Now I want to say a little in my defense. Even though I didn't really believe these people, I still listened to them for a while and went to a couple of these meetings. Why the hell did I not tell them to fuck off straightaway? Well, for a start I was seventeen, and indoctrinated plenty as a Catholic, so I was always a bit worried about how saved exactly my soul was. Also, there were some very persuasive, very smart people coming out with very well-researched (if completely wacky) arguments. I've always been a sucker for a new idea. I have a library upstairs with shelves of philosophy, non-fiction, and also religious books (of many kinds). I also want to do everything perfectly, including being a believer, if that's what I'm going to be. It's not much of an excuse, but it's the only one I've got.

Anyway, in the middle of this malarkey Babes and I went off for a holiday with my family. We were in the South of France, in a cottage on a beach, which is part of a bay. We had barbecues and windsurfing lessons - very idyllic. One night, Babes and I were lying in bed, chatting a little, when the lights went off. Because the place was pitch black, and I was scared in the dark, we went outside to the beach. The whole of the bay was also completely dark. The electricity had gone off in the whole town, so there wasn't a single light. Not even a barbecue. I was starting to get a bit nervous now, but I tried to stay calm as we went to find Babes' torch, which was in our room. When he finally found it and turned it on, the bulb blew. This was when I rejoiced in his nerdiness, because he had a spare bulb in his bag. He screwed in this spare bulb, which also blew. Sitting in complete darkness, I panicked. This is when I told him "If a prophet comes and tells you he's Christ come back to save you, promise me you won't believe him. It's probably a false prophet."

Friday, 11 September 2009

Lost in translation (Can you tell he's bilingual?)

Jack came home singing the "cool" playground song. (The Belgian Junior Eurosong entry. Apparently it's not sufficient to ban that kind of drivel at home.)

Jack:
"Sherrep! Sherrep!
[in Dutch:] Happiness exists but not for us
[in Dutch:] It's over! It's over!
Sherrep! Sherrep!"
Me: Are you sure it's "sherrep"?
J: Yes. I learned it from my friends.
M: What does it mean?
J: [silence]
M: It's "Shut up", it's English. Do you know what it means?
J: Kop dicht? [Very good translation, actually - same level of rudeness, which is hard to achieve.]
M: Very good. That's how the song actually goes. You know not to sing that when your daddy's around, right?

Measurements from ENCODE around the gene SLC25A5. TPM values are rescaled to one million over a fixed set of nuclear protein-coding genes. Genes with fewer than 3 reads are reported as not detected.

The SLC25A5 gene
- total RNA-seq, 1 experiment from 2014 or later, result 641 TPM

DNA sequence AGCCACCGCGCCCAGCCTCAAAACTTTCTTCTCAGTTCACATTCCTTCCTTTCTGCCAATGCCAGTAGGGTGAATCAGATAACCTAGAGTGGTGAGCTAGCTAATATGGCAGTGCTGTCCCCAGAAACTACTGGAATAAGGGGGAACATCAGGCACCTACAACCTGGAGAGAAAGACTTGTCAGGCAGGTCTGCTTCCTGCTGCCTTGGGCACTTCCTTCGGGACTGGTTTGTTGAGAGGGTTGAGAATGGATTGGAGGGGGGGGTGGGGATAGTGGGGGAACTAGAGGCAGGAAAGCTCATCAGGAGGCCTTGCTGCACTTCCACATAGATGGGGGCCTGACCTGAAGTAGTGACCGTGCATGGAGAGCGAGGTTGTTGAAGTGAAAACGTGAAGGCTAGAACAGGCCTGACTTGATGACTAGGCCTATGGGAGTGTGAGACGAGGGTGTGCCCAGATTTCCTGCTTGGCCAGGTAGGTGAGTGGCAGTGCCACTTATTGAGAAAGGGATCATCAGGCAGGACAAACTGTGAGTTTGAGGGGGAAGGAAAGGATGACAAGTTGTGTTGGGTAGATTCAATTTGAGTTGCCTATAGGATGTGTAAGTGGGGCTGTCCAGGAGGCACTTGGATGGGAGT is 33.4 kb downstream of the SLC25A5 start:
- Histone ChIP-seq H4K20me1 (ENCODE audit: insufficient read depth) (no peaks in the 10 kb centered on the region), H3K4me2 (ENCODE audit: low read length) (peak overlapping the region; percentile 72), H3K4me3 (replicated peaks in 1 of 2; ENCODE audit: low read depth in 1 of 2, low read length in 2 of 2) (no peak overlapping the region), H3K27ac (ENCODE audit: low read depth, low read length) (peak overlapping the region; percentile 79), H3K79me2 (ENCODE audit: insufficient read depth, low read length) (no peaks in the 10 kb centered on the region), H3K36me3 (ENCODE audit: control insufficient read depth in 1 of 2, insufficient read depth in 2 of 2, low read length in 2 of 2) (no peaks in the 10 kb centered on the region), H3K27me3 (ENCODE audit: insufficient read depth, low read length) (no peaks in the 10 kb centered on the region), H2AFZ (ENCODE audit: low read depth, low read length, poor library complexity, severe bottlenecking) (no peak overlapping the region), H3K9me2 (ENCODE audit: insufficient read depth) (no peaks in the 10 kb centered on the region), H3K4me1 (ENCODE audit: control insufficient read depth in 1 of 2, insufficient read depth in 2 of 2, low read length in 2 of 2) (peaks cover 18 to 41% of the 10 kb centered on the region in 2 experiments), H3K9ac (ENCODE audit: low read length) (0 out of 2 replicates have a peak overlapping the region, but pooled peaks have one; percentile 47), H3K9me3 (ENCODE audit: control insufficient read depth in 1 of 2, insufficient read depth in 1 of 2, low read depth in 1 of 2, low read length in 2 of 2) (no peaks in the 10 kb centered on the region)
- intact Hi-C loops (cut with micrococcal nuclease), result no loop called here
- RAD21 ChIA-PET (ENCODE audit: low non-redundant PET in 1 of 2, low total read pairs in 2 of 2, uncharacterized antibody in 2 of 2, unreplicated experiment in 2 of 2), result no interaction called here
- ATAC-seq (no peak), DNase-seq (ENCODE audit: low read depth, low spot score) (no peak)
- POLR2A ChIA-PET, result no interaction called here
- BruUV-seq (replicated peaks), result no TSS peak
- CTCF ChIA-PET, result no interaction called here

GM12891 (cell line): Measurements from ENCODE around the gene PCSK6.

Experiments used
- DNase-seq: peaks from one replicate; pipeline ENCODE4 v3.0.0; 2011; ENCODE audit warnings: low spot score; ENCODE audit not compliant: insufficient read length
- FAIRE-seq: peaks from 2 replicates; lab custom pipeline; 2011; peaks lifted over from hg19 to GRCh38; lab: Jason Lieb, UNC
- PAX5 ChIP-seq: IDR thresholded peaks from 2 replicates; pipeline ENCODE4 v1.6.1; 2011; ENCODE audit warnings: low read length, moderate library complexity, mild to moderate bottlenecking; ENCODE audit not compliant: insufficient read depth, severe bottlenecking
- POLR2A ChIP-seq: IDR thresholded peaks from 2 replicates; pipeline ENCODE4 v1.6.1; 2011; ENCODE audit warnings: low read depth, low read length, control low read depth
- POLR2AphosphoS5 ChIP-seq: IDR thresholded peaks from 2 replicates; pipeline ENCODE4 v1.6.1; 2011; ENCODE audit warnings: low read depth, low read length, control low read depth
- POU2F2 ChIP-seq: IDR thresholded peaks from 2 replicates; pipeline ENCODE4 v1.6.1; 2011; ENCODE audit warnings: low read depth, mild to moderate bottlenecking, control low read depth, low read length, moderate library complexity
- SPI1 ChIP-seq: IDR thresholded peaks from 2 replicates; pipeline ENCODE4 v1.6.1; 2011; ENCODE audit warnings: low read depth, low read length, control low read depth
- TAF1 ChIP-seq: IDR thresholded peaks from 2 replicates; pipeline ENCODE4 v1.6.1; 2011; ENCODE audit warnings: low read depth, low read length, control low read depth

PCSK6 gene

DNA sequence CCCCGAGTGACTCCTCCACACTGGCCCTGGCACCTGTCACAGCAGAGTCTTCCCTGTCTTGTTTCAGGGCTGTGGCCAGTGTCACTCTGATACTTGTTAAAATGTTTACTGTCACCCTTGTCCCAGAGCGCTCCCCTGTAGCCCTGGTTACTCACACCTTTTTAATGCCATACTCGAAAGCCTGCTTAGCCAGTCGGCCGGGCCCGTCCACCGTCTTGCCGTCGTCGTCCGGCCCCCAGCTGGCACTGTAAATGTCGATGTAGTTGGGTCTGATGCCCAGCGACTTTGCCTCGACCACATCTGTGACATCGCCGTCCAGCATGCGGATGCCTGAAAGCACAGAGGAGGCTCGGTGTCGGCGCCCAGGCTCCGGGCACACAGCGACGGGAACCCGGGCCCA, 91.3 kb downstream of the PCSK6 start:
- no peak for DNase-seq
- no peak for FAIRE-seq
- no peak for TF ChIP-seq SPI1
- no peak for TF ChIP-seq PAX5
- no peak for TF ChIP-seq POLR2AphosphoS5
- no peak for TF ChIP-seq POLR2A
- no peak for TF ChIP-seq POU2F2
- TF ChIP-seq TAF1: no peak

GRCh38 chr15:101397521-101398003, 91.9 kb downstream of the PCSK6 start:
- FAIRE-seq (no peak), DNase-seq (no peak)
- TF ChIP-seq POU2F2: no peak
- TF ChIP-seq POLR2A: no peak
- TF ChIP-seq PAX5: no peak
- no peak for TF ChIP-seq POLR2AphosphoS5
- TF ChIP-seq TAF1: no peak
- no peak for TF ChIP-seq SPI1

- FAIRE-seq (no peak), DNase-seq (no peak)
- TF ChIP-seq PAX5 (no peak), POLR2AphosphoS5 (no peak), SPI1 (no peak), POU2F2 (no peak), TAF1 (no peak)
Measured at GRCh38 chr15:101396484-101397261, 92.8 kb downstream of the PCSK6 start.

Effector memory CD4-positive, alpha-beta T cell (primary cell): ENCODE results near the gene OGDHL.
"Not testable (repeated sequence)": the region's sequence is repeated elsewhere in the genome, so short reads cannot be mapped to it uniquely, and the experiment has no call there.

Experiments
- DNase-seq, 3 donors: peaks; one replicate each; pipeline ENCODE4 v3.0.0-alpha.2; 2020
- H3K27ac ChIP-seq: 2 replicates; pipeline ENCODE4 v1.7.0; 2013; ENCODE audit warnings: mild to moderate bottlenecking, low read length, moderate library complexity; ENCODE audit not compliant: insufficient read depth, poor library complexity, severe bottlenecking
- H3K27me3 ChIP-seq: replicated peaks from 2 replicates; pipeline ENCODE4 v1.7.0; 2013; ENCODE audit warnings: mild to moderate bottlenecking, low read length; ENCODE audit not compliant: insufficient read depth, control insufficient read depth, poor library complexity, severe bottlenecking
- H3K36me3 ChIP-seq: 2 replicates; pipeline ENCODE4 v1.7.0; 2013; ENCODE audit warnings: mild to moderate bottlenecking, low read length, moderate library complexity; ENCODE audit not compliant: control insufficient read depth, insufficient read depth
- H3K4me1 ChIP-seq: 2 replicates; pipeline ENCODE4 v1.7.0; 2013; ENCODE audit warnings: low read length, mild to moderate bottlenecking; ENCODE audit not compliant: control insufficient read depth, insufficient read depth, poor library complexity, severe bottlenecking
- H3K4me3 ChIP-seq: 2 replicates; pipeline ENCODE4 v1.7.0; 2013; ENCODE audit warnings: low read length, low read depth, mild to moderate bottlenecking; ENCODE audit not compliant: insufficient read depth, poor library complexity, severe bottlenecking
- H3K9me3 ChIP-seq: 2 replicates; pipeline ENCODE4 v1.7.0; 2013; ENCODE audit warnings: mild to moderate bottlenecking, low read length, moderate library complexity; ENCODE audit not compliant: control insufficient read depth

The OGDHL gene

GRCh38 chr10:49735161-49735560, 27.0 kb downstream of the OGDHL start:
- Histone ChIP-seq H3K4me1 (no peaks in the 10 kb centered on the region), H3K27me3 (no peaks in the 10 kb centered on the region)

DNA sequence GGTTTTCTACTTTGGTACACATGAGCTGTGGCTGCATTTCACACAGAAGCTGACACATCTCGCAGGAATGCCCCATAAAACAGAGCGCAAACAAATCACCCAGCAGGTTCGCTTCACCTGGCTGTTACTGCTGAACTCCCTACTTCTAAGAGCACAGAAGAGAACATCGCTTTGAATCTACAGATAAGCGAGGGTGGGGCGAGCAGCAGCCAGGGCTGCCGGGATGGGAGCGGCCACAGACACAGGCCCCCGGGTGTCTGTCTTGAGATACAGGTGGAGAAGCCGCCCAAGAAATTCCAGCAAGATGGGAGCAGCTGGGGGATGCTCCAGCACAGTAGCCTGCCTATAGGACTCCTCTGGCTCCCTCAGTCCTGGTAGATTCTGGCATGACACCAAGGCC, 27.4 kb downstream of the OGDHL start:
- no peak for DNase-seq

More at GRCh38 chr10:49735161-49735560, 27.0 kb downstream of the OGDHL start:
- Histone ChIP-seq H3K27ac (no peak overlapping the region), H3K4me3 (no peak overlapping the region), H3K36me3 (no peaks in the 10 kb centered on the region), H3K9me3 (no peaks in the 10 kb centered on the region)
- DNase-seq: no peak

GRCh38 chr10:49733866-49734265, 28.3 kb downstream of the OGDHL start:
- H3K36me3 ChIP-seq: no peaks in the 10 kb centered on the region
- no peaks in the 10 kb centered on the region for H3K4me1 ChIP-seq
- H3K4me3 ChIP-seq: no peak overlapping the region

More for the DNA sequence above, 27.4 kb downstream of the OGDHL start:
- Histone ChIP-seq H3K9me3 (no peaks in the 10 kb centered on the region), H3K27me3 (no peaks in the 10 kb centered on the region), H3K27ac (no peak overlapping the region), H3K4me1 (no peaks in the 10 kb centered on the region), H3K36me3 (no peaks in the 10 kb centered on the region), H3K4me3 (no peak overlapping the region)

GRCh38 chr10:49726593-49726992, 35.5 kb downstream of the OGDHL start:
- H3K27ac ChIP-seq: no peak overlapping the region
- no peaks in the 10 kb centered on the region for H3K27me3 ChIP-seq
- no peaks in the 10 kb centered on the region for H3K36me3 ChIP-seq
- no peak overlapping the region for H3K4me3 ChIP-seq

J: Okay.
"Shut up! Sherrep!
[in Dutch:] Happiness exists but not for us
[in Dutch:] It's over! It's over!
Sherrep! Sherrep!"
M: *sighs*

Thursday, 10 September 2009

Feeding the cold

I'm 95% liquid snot today and my throat hurts. First cold of the school year has entered the house. It took more than a week, so I'm not complaining. Pass me the tissues.

Wednesday, 9 September 2009

Dreaming wild

I woke up with that feeling that my breath is too big for my body. I'm awkward, a bit snappy. It took forever to get ready and out of the door.

I know the reason. You'd think at 32 - no - but there it was again - that dream, about that boy. For good measure, it was even mixed up with that dream about school toilets.

I say that dream but only the theme is constant, the cruel embellishments new every time. Try as it might to disguise itself, I instantly recognise my old foe.

The boy: forever 15, me forever 14. We are in the same class. He doesn't even notice me. I think he is the universe. You can reach out and touch my longing. It hangs heavy in the air. It makes me cumbersome. I behave like an idiot. I get in his way, try to act cool. I fail miserably. There is a deep, deep sense of inferiority. I never once entertain the possibility of returned affections.

The toilets: they are always dirty, they are always multiple. There is no place to hide, I have to go. For once, there was blood involved. For once, they were not school toilets. Away at some camp, they were barn toilets, neatly increasing the filth horror factor.

I am emotional and unstable today.

Tuesday, 8 September 2009

The ultimate diet tip

I finally this morning cracked that magical barrier of 74 kg. (Shut up, I'm very tall and I have big bones.) I'd been stuck at that weight for many months now. So when I saw the elusive weight of 73.5 kg appear on the scales (babysteps, babysteps), I tried to figure out what I'd changed in my diet in the last few days.

The only thing I could come up with are these:





Nigella's choc chip cookies. They are delicious. And easy to make! And apparently the ultimate diet food. In spite of being half butter, half sugar, half chocolate. (Yes, I have a maths degree. Why do you ask?) They are so heavy, though, and HUGE. I have been scoffing these ever since I made them two days ago.

My second ever time baking and I stumble upon the holy grail of dieting.

Monday, 7 September 2009

Rambling post filled with musings on motherhood, in which I start off pinpointing my perceived failings, and then end up being all mushy

At the school gates, my children are often met with pitying stares and sideways glances. There are so many ways in which I fall short as a mother, it's a miracle those poor mutts have made it this far. (Our recent infestation with head lice didn't help matters, I tell you.)

I shall give you a little list of my main failings as a parent:
  • Baths/showers are given as needed, and otherwise twice a week. I do not get this obsession with daily baths. My kids get their faces, hands, butts washed all the time, but apart from that? NOT NECESSARY, people. It's not like little kids get smelly or anything. In fact, they smell at their best a couple of days after they bathe because that's when you can smell that lovely little kid smell instead of soap.
  • I (gasp) take my youngest to the creche two days a week. So I can do things FOR MYSELF. Like go to the gym. Or take a nap. Or poop without being shouted for all the time. I don't even go out to work! The scandal!